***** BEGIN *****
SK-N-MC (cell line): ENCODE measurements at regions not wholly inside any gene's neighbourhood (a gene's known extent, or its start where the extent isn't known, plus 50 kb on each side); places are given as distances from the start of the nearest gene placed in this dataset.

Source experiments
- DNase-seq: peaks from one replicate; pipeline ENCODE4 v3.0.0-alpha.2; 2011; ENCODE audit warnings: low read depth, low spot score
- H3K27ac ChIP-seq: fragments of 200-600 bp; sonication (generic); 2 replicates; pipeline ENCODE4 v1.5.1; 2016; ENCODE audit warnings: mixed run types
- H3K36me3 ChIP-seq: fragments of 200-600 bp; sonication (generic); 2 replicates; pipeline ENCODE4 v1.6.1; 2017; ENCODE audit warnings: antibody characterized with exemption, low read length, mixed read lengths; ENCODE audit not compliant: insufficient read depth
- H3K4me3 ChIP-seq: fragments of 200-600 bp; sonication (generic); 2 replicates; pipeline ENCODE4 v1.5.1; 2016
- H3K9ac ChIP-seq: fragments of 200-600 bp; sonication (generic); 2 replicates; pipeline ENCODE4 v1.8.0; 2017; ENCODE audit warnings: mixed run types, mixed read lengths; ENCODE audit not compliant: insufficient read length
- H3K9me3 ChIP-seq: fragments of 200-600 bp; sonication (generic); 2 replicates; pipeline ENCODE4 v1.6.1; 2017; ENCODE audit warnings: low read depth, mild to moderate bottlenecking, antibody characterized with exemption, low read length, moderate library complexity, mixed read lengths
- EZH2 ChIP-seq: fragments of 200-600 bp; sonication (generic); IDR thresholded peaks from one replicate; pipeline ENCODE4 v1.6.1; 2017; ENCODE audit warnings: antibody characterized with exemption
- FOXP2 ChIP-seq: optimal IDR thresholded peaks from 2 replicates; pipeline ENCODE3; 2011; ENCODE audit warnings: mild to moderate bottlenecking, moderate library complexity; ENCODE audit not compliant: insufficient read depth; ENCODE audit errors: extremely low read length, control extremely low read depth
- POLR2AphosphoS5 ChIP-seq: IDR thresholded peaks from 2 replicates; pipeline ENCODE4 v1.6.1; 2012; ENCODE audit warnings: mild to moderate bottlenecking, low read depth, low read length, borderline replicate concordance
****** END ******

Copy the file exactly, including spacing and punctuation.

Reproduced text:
SK-N-MC (cell line): ENCODE measurements at regions not wholly inside any gene's neighbourhood (a gene's known extent, or its start where the extent isn't known, plus 50 kb on each side); places are given as distances from the start of the nearest gene placed in this dataset.

Source experiments
- DNase-seq: peaks from one replicate; pipeline ENCODE4 v3.0.0-alpha.2; 2011; ENCODE audit warnings: low read depth, low spot score
- H3K27ac ChIP-seq: fragments of 200-600 bp; sonication (generic); 2 replicates; pipeline ENCODE4 v1.5.1; 2016; ENCODE audit warnings: mixed run types
- H3K36me3 ChIP-seq: fragments of 200-600 bp; sonication (generic); 2 replicates; pipeline ENCODE4 v1.6.1; 2017; ENCODE audit warnings: antibody characterized with exemption, low read length, mixed read lengths; ENCODE audit not compliant: insufficient read depth
- H3K4me3 ChIP-seq: fragments of 200-600 bp; sonication (generic); 2 replicates; pipeline ENCODE4 v1.5.1; 2016
- H3K9ac ChIP-seq: fragments of 200-600 bp; sonication (generic); 2 replicates; pipeline ENCODE4 v1.8.0; 2017; ENCODE audit warnings: mixed run types, mixed read lengths; ENCODE audit not compliant: insufficient read length
- H3K9me3 ChIP-seq: fragments of 200-600 bp; sonication (generic); 2 replicates; pipeline ENCODE4 v1.6.1; 2017; ENCODE audit warnings: low read depth, mild to moderate bottlenecking, antibody characterized with exemption, low read length, moderate library complexity, mixed read lengths
- EZH2 ChIP-seq: fragments of 200-600 bp; sonication (generic); IDR thresholded peaks from one replicate; pipeline ENCODE4 v1.6.1; 2017; ENCODE audit warnings: antibody characterized with exemption
- FOXP2 ChIP-seq: optimal IDR thresholded peaks from 2 replicates; pipeline ENCODE3; 2011; ENCODE audit warnings: mild to moderate bottlenecking, moderate library complexity; ENCODE audit not compliant: insufficient read depth; ENCODE audit errors: extremely low read length, control extremely low read depth
- POLR2AphosphoS5 ChIP-seq: IDR thresholded peaks from 2 replicates; pipeline ENCODE4 v1.6.1; 2012; ENCODE audit warnings: mild to moderate bottlenecking, low read depth, low read length, borderline replicate concordance